Gates model

Gates model 2
A visual of the so-called “Gates model”, from the 2015 “Zerotheism for Kids: Lecture 4: Enthalpy & Entropy, Moral Compass, and Monism” (Ѻ) (14:47-) video, by Libb Thims, also discussed in the 2014 “25 Smartest People Alive | Existive (2 of 5) (Ѻ) (3:49-8:40) video, therein depicting a visual of the “gravito-electromagnetic force”, aka Gibbs force (see: force function), that moved Bill Gates, from his two person initial state, through his reaction coordinates, over the activation energy barrier, forming the activated complex of the 11-member Microsoft “group” at the apex, and “falling” into the product stage (end state) of the Microsoft corporation, valued at $341 billion in 2015, employing some 120 thousand people, which is akin to the “gravitational force” causing a rock to fall through its gravitational potential, say if tipped off a cliff.
In hmolscience, Gates model, as compared to the Camus model (1942), is the reaction extent model of the reaction trajectory of Bill Gates, in respect to the formation of Microsoft, as a physico-chemical process, as physical chemistry, and chemical thermodynamics, in particular, and collision theory (kinetics), would view him as a powered CHNOPS+22 molecule, employed to discuss a deanthropomorphic, physico-chemically neutral, non-teleological, re-conceptualized, terminologically-reformed version of "purpose" in the language of Gibbs forces and Gibbs potentials, similar to the way the Newtonian forces and gravitational potentials explain why a rock falls to the surface of the earth or a surfer rides a wave; a rectification or reification, so to say, of the partially-incorrect oft-flouted "Sisyphean purpose" model (Camus, 1942), "purposeless universe" (Atkins, 1998) model, and or "pointlessness universe" (Weinberg, 1993) models. (Ѻ)

In 2007, Libb Thims, in his Human Chemistry, was using the so-called "Hwang model", i.e. the extent of reaction diagrams of David Hwang (2001), depicting happy and unhappy couples, to visually show reaction potentials (thermodynamic potentials) between people: [1]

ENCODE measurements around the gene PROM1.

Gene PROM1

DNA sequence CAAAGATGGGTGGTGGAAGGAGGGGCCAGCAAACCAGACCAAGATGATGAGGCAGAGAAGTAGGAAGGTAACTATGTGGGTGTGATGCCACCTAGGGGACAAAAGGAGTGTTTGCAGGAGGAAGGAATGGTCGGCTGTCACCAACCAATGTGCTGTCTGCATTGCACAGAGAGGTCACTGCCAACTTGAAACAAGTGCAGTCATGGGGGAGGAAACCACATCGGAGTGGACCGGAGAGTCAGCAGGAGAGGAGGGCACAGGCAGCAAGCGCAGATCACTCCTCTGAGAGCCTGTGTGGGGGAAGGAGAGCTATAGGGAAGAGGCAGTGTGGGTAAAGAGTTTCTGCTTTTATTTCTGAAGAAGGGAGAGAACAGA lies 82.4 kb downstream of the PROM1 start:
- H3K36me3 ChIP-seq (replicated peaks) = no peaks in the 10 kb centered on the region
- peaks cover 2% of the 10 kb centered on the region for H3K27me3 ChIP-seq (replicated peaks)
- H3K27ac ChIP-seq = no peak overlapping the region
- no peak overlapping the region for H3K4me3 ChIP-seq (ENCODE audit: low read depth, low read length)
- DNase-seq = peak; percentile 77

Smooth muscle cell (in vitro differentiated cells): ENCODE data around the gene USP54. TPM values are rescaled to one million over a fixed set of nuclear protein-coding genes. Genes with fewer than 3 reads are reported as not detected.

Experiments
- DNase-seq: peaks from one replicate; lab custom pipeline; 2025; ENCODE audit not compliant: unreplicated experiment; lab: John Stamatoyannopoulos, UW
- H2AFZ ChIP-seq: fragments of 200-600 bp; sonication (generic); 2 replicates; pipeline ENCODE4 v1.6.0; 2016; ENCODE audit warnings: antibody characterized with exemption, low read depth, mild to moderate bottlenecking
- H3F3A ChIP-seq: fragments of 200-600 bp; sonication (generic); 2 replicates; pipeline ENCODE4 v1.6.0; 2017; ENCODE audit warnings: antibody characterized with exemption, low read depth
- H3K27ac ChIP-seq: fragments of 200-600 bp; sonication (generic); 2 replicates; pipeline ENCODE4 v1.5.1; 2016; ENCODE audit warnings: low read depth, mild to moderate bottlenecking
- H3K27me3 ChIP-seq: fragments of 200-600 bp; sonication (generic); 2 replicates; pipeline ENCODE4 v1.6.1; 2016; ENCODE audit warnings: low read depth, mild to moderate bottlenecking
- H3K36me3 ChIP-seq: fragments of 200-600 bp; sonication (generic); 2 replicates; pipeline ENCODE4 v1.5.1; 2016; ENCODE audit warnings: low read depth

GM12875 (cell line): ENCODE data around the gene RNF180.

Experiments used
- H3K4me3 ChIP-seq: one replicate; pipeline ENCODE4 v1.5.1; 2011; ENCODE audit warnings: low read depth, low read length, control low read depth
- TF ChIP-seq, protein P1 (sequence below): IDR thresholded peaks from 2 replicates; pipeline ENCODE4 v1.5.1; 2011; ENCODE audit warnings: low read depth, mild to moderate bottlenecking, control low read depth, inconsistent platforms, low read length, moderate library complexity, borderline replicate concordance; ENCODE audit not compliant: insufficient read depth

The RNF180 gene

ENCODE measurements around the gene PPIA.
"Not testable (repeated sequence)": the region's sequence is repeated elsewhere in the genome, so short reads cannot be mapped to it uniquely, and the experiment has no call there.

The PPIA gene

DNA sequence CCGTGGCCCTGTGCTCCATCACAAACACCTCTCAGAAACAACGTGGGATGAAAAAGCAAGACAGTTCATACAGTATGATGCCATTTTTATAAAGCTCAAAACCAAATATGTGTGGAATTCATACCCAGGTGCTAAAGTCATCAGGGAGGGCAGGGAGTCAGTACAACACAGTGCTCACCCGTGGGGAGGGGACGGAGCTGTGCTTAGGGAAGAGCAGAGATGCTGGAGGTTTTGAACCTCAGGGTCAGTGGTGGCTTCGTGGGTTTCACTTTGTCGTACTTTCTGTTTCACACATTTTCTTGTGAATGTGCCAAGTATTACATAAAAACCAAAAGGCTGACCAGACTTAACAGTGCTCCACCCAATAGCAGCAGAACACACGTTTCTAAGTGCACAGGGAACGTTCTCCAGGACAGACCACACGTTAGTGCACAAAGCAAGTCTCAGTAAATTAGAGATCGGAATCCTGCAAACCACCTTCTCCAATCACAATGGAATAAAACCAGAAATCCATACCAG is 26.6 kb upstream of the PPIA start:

Hwang model (2001)
In 2010, Thims was citing the so-called "de Lange model", of Adriaan de Lange, in Hmolpedia and thereabouts in related projects:
De Lange model (2001)
Some of this combined "Hwange-de Lange model" may be visualized in respect to a surfer riding (Ѻ) a wave:

Riding a wave (potential)

The following shows the basic outline of the dynamics of wave mechanics:

wave mechanics

In a sense, the way in which the movement of the moon and earth trigger and regulate the waves and tides, causing water molecules to go through orbital paths (see: social orbital theory) of increasing size, so to do human molecules in society, regulated in somewhat of a similar manner, go through orbital paths of increasing size, e.g. see Pareto on circulation of elites, in his spinning top social pyramid model, within which circulating levels of agitated and less-agitated human molecules rise and fall or orbit, according to which a keen social surfer, e.g. a Bill Gates, or an "Einstein type" who "divines a sense of purpose", etc., can, do, and will ride similar types of social waves, according to which the Newtonian force pushing the wave-rider becomes the Gibbsian force pushing the social wave-rider, or something to this effect. The following shows some basic (Ѻ) wave riding physics, which may be extrapolated to some basic principles of wave riding social physics: